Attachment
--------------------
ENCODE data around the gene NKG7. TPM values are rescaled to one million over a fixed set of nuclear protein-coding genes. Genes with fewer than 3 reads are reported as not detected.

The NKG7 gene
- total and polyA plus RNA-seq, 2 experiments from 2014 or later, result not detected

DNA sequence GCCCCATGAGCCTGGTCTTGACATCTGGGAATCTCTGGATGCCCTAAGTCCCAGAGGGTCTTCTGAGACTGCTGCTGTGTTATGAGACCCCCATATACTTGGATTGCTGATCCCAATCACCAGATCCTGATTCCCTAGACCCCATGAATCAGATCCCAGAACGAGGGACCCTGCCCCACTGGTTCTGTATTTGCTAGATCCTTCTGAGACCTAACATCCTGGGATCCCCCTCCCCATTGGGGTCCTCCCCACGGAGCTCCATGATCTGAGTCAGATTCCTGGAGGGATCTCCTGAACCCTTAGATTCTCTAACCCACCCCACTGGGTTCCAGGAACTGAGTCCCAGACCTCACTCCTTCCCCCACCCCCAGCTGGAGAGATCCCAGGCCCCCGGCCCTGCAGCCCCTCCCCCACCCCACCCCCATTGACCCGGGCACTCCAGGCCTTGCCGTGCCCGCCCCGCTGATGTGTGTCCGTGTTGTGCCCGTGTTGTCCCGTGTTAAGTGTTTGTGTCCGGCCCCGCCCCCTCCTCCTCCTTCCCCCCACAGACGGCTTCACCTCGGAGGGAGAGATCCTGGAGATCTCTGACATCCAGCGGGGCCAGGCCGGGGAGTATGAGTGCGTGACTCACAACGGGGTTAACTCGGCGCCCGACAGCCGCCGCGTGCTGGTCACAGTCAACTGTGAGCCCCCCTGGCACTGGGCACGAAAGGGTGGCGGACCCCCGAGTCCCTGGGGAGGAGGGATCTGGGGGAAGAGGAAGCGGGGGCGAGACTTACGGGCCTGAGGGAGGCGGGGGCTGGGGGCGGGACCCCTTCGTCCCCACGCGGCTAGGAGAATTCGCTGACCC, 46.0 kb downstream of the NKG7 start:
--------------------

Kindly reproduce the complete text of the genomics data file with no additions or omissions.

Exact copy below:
ENCODE data around the gene NKG7. TPM values are rescaled to one million over a fixed set of nuclear protein-coding genes. Genes with fewer than 3 reads are reported as not detected.

The NKG7 gene
- total and polyA plus RNA-seq, 2 experiments from 2014 or later, result not detected

DNA sequence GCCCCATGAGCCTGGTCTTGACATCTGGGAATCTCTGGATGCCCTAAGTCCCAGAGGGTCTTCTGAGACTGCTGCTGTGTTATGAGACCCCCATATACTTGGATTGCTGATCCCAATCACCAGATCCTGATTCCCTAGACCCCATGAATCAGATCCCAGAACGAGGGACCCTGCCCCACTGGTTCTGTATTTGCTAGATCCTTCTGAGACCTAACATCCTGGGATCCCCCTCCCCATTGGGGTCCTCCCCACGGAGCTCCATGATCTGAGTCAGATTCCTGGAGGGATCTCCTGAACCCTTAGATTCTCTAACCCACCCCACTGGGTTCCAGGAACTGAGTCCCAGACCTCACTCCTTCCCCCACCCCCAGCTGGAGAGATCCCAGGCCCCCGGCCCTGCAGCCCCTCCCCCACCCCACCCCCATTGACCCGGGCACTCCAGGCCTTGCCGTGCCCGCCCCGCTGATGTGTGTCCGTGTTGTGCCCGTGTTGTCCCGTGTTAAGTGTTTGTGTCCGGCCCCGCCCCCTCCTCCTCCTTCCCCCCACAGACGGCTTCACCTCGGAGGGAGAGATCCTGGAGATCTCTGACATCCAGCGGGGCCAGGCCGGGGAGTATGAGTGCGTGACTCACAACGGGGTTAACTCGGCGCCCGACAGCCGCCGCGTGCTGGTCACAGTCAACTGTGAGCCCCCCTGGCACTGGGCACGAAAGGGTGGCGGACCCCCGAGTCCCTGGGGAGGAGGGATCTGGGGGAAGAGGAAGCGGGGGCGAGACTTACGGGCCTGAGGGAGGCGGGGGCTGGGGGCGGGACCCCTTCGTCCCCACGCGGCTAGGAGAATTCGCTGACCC, 46.0 kb downstream of the NKG7 start: